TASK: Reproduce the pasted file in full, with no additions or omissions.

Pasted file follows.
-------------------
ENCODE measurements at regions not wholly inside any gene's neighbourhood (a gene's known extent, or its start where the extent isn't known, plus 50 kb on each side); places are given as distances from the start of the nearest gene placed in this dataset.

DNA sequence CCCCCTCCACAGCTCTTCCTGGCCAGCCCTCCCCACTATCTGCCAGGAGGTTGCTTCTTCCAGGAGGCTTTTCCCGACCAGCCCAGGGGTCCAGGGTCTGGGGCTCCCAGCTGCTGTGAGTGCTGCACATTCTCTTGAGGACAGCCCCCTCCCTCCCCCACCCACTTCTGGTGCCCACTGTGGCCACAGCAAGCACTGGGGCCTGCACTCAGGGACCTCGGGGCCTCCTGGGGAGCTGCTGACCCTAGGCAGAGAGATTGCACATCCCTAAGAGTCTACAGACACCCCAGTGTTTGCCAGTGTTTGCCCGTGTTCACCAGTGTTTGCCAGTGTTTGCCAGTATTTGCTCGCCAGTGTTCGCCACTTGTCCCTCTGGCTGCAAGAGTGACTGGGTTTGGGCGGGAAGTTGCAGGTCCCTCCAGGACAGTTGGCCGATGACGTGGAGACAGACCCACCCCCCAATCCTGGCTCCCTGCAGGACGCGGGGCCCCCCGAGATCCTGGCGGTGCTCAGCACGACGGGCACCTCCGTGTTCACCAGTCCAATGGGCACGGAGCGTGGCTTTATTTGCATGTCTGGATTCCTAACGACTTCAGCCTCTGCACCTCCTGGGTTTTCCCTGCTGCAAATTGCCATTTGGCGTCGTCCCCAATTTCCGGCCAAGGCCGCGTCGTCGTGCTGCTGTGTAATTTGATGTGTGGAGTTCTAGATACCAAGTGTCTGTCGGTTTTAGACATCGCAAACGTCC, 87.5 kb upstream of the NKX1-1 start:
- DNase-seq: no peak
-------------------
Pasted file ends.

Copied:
ENCODE measurements at regions not wholly inside any gene's neighbourhood (a gene's known extent, or its start where the extent isn't known, plus 50 kb on each side); places are given as distances from the start of the nearest gene placed in this dataset.

DNA sequence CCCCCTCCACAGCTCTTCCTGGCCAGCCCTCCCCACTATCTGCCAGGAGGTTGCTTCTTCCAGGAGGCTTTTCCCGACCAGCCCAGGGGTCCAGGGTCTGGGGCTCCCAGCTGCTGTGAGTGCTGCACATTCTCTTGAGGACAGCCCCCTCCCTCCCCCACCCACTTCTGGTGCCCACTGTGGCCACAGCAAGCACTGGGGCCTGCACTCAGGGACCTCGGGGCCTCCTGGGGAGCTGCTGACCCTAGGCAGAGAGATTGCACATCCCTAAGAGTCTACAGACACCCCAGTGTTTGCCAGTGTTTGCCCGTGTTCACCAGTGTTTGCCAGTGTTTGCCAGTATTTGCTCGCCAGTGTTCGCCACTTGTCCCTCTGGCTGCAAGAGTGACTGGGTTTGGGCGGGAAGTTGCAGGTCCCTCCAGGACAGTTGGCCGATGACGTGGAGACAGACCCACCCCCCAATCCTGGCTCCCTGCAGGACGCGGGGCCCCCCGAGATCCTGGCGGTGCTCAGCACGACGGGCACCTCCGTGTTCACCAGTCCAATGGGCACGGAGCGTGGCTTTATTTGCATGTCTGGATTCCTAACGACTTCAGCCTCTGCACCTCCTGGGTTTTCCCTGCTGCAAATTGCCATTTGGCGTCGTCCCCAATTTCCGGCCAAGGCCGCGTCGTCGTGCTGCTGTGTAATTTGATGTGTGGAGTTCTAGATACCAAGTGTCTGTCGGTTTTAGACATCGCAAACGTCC, 87.5 kb upstream of the NKX1-1 start:
- DNase-seq: no peak